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Why Do I Keep Getting Strep Throat?

We can all agree that having a sore throat is miserable. Some people describe it as trying to swallow razor blades or broken shards of glass, which is a scary visual but pretty darn accurate. 

Usually, your run-of-the-mill sore throats will come along with some other common symptoms, like a runny nose, coughing or sneezing, and will likely go away after a few days. But what happens if your sore throat lingers? Or worse, it keeps returning unwelcomed?

It may be a sign you have recurring strep throat.

Read on to learn the difference between the two and what to do about frequent strep throat.

Sore throat or strep throat symptoms?

A sore throat can have many causes, such as a virus, allergies (like post-nasal drip) or bacteria.

[Also read “How to Know If It’s a Virus or Bacteria Making You Sick.”]

“Viral is generally the most common reason for a sore throat in adolescents but strep throat is not an uncommon reason as well,” said Colton Redding, DO, a family medicine physician with Banner Health in Colorado. “Strep is commonly seen in children and adolescents or teens and less commonly in children under 3 years old and adults.”

Strep throat is a bacterial infection, called group A streptococcus, in the throat and tonsils that causes a painful sore throat and swollen or inflamed tonsils that are sometimes dotted with white pus-filled spots known as plaque or exudate.

It usually comes on quickly and signs and symptoms of a strep infection may include fever, headache, nausea, vomiting and stomach pain.

To rule out a sore throat, you’ll want to get a rapid strep test or a throat culture (also known as a throat swab) that can produce test results within a few minutes.

Save your spot for an in-person urgent care visit.

Why do I keep getting strep throat?

For some people, strep isn’t just an illness, it’s a recurring nightmare. Move over Freddy.

Generally, you’ll normally have three or more cases in a year for it to be considered recurrent.

Thankfully, strep throat rarely becomes a problem. “Untreated strep throat, however, can lead to complications that involve the skin, heart or kidneys,” Dr. Redding said. “It can put you at risk for developing scarlet fever or rheumatic fever, which can cause damage to your heart tissues and heart valves and possibly other organs.”

In addition, when strep isn’t appropriately treated, it can get into the bloodstream and develop into sepsis, which can be life-threatening.

According to Dr. Redding, there are several reasons you may get frequent strep throat infections:

  • A hidden carrier. If there is someone you are in close contact with, they could be a strep carrier. Your child, your partner or a coworker could have the bacteria that causes strep in their nose and throat but not show any strep throat symptoms. When they sneeze or cough, respiratory droplets get expelled, bringing the bacteria along for the ride.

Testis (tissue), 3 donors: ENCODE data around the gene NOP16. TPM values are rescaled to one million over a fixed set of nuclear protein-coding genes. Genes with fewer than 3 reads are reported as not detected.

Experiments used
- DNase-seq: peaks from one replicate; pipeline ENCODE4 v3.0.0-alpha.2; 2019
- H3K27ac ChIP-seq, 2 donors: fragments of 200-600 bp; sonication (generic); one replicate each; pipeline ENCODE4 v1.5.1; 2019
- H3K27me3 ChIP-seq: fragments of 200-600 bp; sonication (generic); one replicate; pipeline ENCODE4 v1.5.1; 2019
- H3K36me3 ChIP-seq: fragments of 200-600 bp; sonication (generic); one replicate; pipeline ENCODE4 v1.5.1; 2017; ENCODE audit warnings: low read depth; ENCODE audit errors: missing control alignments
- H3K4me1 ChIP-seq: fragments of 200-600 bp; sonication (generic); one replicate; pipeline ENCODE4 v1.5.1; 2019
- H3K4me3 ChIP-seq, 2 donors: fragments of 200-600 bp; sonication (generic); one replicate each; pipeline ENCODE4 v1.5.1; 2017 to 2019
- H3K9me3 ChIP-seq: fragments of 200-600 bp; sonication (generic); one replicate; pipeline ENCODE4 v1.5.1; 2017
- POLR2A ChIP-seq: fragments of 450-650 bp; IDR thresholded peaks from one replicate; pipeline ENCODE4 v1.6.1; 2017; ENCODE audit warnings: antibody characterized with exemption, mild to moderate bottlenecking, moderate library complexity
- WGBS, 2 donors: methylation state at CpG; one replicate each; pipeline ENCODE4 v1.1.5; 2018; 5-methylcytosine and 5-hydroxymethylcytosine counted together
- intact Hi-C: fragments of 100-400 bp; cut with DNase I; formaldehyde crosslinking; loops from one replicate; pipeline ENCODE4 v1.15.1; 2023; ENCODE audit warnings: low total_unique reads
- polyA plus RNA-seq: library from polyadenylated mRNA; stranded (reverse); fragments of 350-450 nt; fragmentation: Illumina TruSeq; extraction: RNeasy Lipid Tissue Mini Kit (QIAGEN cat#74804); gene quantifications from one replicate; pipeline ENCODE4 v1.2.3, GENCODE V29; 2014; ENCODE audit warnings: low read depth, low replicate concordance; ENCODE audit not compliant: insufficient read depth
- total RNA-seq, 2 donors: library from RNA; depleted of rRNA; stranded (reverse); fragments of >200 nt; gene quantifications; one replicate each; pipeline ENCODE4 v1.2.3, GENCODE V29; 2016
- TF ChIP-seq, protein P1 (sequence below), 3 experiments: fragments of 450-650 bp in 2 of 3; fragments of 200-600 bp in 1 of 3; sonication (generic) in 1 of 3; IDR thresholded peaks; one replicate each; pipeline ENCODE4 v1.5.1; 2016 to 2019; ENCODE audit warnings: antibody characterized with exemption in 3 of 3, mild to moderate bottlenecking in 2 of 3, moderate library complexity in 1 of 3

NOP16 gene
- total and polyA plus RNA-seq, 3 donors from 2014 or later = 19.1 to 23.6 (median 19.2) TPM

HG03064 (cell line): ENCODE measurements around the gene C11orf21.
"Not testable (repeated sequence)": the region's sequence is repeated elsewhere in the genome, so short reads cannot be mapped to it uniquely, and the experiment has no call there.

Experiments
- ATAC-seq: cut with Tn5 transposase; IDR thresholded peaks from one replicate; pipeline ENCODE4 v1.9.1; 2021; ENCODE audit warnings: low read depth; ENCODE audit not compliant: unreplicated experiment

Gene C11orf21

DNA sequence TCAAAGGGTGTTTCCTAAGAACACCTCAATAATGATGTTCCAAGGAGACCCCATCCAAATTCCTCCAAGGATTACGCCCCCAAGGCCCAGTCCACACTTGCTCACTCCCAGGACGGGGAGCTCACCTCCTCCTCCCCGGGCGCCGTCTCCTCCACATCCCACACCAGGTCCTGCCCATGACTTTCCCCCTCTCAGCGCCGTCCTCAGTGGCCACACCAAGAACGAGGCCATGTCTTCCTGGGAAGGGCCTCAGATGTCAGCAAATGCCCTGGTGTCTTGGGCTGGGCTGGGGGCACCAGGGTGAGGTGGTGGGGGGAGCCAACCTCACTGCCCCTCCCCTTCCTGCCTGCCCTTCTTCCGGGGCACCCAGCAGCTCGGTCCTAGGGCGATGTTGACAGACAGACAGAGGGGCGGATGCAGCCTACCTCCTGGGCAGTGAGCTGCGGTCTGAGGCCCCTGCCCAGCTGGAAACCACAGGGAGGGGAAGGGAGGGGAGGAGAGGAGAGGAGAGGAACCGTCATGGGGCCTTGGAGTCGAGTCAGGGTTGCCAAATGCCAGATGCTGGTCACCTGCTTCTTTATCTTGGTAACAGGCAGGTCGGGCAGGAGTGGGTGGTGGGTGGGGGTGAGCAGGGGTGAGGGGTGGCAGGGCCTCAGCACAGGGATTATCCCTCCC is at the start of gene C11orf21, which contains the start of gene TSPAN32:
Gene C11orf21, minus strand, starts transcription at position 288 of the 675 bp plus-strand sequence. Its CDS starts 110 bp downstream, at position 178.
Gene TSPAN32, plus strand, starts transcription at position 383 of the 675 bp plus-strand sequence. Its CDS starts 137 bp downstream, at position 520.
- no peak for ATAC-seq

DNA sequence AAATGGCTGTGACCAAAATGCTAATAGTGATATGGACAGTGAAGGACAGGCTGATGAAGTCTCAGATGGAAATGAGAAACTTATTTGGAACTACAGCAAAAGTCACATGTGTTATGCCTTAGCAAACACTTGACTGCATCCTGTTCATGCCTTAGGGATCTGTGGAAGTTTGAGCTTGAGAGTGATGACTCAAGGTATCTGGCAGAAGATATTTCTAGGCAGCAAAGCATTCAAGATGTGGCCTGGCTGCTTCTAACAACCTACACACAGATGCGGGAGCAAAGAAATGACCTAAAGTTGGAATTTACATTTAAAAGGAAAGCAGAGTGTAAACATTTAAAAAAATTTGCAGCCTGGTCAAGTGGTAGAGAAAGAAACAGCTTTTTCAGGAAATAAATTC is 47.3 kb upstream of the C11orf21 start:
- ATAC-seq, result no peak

• An immune system deficiency. If you are in overall poor health or have an immune system that isn’t working the way it should, you are most vulnerable.
  • Resistance to antibiotics. Because it is a bacterial infection, most providers prescribe antibiotics to fight the infection, with penicillin or amoxicillin. However, if you’re treated with antibiotics too often, the bacteria can become resistant to antibiotic treatment.

To reduce your risk of getting strep throat, remember to thoroughly wash your hands with soap and water or use hand sanitizer and minimize the time you spend with sick people. Additionally, you can boost your immune system by getting plenty of sleep, eating a nutritious and balanced diet, getting regular exercise and avoiding excessive and prolonged stress.

What you can do for recurring strep throat

Though there is a push internationally to develop a vaccine against Strep A, there currently is no cure.

Treating repetitive strep throat is tricky depending on the cause of the recurrence. If antibiotics you were initially prescribed aren’t doing the trick, your provider may change the dosage, select a different medication or put you on a long-term course of antibiotics.

Though less frequently recommended these days, your provider may also recommend that you receive a tonsillectomy, a surgery to remove your tonsils. Recovery for this is longer for adults than children if surgery is recommended.


Strep throat is a bacterial infection that can be quite painful. If you’re getting it repeatedly, it can also be a nightmare. The good news is that with proper treatment, you can start to feel better.

If you’re experiencing three or more cases of strep throat in a year schedule an appointment with a primary care provider.

Check out these related articles:

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